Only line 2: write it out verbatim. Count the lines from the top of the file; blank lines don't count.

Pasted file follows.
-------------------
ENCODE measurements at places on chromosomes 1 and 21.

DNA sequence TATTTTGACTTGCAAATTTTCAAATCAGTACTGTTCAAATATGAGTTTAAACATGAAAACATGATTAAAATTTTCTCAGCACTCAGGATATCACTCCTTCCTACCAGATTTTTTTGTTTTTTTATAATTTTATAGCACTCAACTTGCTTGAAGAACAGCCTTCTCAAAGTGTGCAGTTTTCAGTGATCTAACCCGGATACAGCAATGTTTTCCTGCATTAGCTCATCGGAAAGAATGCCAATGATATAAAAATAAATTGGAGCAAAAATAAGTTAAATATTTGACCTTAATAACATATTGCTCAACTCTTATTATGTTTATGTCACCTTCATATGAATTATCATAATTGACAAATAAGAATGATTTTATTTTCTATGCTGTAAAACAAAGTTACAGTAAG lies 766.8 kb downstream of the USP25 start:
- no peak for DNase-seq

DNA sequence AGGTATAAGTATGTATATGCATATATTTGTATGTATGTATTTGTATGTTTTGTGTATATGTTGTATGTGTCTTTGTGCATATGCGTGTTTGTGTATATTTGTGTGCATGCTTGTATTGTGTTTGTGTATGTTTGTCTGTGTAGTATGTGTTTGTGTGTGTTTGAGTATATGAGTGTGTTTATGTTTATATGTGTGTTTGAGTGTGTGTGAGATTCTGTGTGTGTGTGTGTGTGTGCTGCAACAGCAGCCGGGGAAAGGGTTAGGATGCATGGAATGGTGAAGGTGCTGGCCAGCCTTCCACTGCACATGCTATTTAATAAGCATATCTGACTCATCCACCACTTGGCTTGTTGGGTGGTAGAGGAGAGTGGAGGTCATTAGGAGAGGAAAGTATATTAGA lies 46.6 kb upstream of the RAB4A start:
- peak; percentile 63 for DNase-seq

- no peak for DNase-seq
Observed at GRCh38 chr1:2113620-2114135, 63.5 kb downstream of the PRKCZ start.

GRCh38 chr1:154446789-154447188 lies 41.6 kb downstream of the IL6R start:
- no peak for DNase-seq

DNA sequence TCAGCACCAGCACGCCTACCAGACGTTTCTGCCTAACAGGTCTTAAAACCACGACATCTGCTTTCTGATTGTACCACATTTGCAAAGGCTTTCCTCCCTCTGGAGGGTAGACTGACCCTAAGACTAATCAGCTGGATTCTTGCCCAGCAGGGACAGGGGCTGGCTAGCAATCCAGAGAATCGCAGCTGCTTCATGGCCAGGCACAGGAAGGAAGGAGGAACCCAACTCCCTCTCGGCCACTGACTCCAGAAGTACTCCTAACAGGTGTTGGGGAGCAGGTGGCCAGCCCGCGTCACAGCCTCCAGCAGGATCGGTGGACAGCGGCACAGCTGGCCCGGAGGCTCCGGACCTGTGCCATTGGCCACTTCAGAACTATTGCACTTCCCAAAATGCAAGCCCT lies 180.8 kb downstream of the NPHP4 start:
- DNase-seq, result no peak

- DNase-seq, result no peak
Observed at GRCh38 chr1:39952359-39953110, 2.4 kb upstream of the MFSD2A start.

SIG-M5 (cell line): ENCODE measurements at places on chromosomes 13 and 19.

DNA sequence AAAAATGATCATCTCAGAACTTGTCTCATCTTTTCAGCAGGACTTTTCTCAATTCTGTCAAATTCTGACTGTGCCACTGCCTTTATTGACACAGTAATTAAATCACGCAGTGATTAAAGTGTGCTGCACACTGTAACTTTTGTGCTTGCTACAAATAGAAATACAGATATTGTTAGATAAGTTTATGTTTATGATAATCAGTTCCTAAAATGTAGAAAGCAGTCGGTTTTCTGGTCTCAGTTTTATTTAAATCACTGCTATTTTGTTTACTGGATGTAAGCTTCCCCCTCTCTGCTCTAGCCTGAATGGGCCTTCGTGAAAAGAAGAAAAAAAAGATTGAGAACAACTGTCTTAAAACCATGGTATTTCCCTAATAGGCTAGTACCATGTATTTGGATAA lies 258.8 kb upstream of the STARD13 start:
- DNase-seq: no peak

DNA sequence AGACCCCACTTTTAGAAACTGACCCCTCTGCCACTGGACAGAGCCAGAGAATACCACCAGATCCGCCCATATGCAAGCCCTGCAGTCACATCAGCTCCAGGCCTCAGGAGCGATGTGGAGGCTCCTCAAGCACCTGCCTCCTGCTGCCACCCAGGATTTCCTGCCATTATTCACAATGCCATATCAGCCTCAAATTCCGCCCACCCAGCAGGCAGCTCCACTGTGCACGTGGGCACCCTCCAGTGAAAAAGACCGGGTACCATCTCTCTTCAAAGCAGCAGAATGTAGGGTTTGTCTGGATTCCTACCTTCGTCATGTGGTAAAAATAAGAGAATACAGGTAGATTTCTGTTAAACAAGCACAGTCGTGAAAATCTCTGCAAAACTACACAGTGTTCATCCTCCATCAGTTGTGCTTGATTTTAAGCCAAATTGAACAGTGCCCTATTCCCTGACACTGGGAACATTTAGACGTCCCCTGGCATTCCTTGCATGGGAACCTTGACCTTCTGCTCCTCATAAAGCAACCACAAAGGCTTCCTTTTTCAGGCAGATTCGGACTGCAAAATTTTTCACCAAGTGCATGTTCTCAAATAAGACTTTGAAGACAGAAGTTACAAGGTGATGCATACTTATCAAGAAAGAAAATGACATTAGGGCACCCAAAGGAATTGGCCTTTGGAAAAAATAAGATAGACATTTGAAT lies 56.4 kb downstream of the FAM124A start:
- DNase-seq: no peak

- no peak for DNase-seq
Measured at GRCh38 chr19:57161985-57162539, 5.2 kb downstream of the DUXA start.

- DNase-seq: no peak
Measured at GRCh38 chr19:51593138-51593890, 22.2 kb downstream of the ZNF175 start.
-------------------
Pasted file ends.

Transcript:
DNA sequence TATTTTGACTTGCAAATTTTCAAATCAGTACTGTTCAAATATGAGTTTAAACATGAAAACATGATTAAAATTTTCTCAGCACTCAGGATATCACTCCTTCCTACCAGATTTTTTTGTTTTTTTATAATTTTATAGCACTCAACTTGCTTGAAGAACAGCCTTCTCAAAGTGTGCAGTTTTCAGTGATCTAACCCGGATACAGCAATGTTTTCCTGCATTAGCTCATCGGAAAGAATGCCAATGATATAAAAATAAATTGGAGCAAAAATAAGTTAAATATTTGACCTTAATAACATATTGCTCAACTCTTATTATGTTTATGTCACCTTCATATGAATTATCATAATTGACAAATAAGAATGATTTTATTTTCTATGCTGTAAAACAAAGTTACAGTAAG lies 766.8 kb downstream of the USP25 start: